In response to parents’ grievances over having their property and valuables attached after schools ordered parents to top-up fees and demanded higher levies the Minister of Education, Sports Art and Culture, David Coltart, said admission fees government announced were enough while schools and parents needed to agree on levies. The fees were set at US$10 for secondary schools and US$5 for primary. Rural schools were exempted from charging fees. What school authorities were required to do was to determine levies that should be collectively agreed to by parents and guardians in a meeting. There is a need for school authorities to consult with parents in coming up with reasonable amounts that should be paid as levies. These amounts should be affordable even to the poorest members of the community. Child headed families, orphans in the care of grandparents or relatives that are not employed and do not have regular and reliable sources of income and other disadvantaged children face a bleak future as education, under the government’s watch, slowly turns into a preserve for the elite.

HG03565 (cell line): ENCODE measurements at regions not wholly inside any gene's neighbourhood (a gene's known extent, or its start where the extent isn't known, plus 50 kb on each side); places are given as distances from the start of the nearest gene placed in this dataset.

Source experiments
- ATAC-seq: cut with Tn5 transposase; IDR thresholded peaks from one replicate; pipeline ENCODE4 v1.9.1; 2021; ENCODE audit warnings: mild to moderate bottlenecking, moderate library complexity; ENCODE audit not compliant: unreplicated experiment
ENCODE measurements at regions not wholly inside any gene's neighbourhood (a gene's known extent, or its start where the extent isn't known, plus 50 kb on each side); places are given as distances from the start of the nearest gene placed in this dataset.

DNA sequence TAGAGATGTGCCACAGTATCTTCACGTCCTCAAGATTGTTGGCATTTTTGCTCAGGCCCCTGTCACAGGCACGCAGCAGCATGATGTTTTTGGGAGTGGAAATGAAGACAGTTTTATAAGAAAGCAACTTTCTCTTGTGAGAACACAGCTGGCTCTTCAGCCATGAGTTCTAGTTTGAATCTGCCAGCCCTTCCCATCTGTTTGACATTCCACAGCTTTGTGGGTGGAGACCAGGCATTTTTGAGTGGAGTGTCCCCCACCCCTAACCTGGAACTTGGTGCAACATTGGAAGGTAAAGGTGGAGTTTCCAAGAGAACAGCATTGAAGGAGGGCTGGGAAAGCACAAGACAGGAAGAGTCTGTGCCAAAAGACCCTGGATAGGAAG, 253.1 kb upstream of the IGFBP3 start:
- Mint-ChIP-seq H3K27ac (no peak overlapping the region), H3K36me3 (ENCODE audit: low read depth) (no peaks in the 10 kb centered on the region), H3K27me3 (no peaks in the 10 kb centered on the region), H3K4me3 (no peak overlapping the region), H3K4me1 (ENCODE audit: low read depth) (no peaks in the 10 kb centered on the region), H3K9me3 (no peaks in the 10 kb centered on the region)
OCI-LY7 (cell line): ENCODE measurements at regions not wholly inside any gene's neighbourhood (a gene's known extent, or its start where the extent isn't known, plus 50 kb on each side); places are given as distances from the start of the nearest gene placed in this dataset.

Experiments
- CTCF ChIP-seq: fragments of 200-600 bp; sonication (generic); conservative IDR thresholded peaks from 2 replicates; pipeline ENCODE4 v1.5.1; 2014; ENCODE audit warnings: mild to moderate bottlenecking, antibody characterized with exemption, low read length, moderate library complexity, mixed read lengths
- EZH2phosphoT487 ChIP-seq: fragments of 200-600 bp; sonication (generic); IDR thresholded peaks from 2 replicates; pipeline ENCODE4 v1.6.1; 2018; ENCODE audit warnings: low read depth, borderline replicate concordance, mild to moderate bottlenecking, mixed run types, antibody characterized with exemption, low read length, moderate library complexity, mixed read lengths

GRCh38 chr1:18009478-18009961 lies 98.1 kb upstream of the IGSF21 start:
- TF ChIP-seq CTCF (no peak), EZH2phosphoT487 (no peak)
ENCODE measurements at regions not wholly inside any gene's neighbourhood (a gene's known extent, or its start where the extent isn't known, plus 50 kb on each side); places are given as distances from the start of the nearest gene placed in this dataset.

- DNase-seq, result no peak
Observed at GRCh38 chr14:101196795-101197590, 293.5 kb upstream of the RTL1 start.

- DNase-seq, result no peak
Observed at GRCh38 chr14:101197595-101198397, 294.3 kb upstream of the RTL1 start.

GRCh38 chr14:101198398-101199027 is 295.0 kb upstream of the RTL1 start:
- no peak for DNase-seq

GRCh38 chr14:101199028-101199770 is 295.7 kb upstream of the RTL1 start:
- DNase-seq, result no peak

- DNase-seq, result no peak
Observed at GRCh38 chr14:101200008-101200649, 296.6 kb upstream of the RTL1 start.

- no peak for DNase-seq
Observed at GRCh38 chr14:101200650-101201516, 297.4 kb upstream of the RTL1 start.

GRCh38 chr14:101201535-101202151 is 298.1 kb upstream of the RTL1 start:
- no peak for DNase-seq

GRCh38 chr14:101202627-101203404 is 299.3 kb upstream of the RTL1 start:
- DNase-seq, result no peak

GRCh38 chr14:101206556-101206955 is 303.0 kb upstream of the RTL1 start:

Wednesday, February 22, 2012

Revitalisation of recreational facilities a necessity

There is a need for the renaissance of community recreational facilities in Bulawayo. These facilities have in the past been used to keep unemployed youths occupied and to avert social strangulation. Elderly citizens also used these amenities to convene social clubs while women held skills promoting workshops. The recreational facilities have been beneficial to various groups in the society and their role cannot be overlooked. Communities without recreational facilities are most likely to be poverty stricken, have a high HIV/AIDS prevalence and very little development. The local authority is therefore urged to resuscitate recreational facilities.